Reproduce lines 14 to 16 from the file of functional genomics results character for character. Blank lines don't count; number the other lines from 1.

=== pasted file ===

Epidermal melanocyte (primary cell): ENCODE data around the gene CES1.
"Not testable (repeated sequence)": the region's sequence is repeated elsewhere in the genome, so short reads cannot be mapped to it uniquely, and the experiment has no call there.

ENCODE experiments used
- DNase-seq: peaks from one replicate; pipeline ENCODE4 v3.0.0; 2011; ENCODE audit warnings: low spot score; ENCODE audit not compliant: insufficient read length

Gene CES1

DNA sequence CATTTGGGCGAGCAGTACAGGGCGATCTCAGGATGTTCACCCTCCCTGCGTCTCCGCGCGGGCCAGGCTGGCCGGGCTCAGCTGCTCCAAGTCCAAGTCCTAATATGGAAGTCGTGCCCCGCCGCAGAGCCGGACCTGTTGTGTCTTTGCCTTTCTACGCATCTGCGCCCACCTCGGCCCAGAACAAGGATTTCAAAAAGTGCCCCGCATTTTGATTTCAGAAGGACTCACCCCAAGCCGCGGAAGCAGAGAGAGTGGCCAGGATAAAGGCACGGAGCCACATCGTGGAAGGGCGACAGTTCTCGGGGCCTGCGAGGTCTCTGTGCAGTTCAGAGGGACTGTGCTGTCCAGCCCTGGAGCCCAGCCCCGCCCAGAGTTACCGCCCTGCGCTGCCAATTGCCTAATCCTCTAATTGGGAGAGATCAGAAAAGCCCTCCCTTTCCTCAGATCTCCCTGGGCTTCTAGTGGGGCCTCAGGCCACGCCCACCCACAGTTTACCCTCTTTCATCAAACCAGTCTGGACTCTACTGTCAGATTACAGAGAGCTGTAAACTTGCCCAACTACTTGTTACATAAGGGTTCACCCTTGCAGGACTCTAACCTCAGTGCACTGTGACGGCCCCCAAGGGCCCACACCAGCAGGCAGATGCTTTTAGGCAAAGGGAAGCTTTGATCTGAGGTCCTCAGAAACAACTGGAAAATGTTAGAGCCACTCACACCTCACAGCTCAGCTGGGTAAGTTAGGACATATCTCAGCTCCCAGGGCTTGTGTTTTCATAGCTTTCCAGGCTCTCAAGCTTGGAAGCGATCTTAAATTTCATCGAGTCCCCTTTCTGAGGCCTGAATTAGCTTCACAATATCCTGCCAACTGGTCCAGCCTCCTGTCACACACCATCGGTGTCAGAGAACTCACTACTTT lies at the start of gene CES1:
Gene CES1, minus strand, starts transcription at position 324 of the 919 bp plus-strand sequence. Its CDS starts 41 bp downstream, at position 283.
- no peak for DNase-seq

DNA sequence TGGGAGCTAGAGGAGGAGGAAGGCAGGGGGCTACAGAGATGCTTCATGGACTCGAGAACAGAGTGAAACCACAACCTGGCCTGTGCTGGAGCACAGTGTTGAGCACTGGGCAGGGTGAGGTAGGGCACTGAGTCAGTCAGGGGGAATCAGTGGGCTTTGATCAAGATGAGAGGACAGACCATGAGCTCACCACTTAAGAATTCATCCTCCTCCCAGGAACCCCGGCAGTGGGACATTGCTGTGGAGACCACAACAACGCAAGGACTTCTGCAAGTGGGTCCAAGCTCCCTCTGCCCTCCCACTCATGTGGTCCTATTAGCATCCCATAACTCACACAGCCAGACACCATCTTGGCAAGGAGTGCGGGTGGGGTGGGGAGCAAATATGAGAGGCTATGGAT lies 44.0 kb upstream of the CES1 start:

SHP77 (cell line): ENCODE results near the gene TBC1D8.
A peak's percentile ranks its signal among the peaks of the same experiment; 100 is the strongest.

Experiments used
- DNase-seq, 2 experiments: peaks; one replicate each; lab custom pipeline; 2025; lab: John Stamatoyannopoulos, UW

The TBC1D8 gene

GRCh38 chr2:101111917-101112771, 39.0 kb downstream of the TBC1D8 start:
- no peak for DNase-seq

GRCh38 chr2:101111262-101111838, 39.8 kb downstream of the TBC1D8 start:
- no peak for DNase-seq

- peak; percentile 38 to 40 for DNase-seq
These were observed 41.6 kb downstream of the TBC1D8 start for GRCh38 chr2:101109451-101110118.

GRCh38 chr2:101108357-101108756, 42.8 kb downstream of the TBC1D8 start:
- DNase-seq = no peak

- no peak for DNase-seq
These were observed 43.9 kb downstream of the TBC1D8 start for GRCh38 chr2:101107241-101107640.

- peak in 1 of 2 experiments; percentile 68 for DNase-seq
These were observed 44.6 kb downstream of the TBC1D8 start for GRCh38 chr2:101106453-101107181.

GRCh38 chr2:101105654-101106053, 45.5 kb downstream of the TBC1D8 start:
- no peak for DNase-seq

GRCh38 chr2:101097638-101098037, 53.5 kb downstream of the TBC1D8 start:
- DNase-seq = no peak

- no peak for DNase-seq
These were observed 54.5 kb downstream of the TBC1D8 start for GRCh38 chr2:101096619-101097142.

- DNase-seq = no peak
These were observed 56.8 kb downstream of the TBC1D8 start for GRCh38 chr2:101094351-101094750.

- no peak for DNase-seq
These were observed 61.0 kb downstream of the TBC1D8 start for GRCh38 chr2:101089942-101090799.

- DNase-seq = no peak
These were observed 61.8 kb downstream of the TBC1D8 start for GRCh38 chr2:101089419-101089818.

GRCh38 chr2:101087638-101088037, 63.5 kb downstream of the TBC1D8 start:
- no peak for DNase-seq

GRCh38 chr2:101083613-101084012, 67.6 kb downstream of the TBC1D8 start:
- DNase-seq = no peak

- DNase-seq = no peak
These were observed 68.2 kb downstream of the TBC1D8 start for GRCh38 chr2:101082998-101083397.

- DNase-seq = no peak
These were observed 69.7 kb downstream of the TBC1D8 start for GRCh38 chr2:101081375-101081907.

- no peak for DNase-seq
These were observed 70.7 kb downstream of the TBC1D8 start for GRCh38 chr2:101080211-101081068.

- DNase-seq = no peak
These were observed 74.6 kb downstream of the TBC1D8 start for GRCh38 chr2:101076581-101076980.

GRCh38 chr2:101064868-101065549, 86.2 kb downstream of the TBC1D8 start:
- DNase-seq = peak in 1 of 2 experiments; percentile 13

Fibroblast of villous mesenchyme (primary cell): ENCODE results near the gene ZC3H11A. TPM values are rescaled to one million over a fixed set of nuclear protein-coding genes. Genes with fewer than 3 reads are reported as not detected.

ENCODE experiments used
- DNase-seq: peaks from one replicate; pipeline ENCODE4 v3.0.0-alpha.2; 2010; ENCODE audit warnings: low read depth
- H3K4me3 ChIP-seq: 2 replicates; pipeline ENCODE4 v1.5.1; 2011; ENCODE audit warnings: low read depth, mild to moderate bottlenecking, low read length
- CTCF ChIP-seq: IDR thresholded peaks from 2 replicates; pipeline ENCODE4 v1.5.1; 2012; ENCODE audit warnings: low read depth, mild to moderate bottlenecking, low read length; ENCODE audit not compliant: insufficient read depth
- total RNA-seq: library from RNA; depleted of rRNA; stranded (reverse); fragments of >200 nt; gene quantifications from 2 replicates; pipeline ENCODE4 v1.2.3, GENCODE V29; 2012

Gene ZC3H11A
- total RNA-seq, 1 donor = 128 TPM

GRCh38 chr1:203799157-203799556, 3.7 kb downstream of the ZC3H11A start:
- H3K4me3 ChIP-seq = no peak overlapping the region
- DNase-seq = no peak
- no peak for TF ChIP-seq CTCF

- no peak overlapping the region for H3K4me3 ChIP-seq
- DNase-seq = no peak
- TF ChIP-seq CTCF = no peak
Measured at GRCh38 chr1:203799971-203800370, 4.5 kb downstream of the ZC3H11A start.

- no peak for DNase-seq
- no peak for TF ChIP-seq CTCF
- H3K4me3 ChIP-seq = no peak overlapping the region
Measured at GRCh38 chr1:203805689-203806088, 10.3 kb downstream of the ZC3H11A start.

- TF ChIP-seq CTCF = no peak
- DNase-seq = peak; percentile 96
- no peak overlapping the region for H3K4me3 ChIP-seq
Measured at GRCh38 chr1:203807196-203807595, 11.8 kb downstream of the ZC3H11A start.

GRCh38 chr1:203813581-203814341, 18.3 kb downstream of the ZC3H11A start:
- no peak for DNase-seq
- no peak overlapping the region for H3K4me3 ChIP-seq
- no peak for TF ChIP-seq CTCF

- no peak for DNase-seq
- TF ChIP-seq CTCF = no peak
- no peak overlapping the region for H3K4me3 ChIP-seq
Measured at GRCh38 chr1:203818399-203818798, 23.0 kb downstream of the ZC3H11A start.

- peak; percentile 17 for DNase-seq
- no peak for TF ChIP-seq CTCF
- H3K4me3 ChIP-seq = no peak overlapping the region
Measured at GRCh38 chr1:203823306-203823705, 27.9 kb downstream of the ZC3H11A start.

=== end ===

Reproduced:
The TBC1D8 gene

GRCh38 chr2:101111917-101112771, 39.0 kb downstream of the TBC1D8 start:
- no peak for DNase-seq